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Finding the Right Job For Your Product

The way a company views its markets determines what it decides to produce, how it will take those products to market, who it believes its competitors to be, and how large it believes its market opportunities to be. Most companies segment along lines defined by the characteristics of their products (category or price) or customers (age, gender, marital status and income level) because that is the most easily accessible type of data, but product and customer characteristics are poor indicators of customer behavior because that is not how markets are structured from the customer's perspective. Customers simply need to get things done, whether that be fixing their car, staving off boredom, or finding something fun to do with their kids. These situational needs for which customers are looking to "hire" products or services go unnoticed during traditional market research and segmentation. As a result, the true breadth of competition often goes unnoticed too. When companies understand what they are up against in the mind of the customer, they can piece together the real size of the market in which they compete.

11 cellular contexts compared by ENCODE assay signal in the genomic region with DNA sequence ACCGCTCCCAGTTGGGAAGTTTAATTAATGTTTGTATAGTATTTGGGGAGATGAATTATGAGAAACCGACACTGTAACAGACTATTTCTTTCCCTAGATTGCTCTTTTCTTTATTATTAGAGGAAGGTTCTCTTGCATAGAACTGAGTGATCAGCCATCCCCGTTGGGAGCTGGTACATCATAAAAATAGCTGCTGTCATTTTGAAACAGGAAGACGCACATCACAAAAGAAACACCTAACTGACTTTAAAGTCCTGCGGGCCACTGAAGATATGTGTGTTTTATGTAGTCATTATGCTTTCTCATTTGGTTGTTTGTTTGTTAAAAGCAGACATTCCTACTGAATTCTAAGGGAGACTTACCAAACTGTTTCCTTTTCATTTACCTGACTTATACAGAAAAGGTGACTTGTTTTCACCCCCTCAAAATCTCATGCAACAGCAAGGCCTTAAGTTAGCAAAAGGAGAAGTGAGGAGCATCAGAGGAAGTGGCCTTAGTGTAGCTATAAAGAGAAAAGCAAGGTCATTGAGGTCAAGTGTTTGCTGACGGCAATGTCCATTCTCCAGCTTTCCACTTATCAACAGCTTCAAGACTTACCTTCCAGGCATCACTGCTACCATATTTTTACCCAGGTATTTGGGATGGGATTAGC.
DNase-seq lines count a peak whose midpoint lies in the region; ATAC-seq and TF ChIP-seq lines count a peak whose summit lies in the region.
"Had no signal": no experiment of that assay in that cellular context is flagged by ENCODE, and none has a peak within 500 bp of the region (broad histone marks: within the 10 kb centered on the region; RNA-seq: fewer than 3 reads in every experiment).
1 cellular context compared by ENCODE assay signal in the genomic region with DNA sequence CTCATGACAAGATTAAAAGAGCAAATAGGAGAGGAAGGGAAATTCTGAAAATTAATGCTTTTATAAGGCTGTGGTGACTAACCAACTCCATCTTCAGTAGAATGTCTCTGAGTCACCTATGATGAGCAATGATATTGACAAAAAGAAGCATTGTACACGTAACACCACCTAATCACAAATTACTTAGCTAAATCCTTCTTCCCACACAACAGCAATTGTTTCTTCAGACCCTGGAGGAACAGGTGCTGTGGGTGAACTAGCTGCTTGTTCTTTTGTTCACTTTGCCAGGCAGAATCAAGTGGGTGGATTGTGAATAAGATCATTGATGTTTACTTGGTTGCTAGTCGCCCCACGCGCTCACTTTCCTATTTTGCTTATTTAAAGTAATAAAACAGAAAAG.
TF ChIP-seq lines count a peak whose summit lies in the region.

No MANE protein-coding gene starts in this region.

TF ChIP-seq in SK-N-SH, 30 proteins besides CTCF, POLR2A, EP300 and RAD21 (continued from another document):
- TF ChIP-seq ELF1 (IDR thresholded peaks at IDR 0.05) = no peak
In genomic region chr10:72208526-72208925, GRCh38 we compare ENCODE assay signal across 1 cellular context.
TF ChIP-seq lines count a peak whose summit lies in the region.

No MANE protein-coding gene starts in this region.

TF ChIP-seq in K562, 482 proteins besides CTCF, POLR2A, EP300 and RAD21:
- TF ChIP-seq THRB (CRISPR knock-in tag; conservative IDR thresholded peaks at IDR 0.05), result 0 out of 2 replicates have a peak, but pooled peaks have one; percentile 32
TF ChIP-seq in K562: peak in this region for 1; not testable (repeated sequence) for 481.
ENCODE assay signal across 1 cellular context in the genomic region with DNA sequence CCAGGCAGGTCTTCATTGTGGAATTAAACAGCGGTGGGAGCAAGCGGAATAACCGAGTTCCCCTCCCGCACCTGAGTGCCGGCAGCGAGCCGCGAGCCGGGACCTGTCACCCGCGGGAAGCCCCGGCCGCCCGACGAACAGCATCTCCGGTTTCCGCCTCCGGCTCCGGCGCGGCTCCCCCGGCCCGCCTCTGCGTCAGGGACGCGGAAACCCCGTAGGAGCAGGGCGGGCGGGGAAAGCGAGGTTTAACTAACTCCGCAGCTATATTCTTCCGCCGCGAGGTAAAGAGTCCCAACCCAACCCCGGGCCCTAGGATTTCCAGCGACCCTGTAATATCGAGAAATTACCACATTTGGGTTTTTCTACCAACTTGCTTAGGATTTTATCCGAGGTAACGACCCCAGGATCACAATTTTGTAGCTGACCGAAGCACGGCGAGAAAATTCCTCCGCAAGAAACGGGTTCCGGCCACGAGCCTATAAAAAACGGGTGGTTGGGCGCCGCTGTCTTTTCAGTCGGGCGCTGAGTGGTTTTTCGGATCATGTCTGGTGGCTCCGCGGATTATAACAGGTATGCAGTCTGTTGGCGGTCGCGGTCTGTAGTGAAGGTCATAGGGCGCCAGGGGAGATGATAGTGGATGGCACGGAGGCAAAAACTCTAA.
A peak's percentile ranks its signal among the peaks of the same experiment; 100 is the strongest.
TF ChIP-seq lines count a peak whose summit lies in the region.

Using examples from the fast food industry, furniture retailing, the automobile industry and health care, and citing a wide variety of companies and brands, including FedEx, Starbucks, Google, Blackberry, TurboTax and OnStar, this article describes the benefits that executives can reap when they segment their markets by job (the risk and cost of innovation is minimized), the methods that those involved in marketing and new-product development can use to identify the job-based structure of a market (interviews, surveys, observation, empathic and co-evolution techniques), and how the details of business plans can be made more coherent and focused when innovators understand the job to be done.
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